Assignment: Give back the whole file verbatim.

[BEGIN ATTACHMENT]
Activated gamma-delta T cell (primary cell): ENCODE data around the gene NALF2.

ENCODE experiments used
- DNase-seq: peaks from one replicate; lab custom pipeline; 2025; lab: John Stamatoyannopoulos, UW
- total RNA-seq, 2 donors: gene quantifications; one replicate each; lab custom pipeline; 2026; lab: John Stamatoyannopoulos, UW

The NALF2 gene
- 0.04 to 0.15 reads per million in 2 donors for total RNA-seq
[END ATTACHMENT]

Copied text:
Activated gamma-delta T cell (primary cell): ENCODE data around the gene NALF2.

ENCODE experiments used
- DNase-seq: peaks from one replicate; lab custom pipeline; 2025; lab: John Stamatoyannopoulos, UW
- total RNA-seq, 2 donors: gene quantifications; one replicate each; lab custom pipeline; 2026; lab: John Stamatoyannopoulos, UW

The NALF2 gene
- 0.04 to 0.15 reads per million in 2 donors for total RNA-seq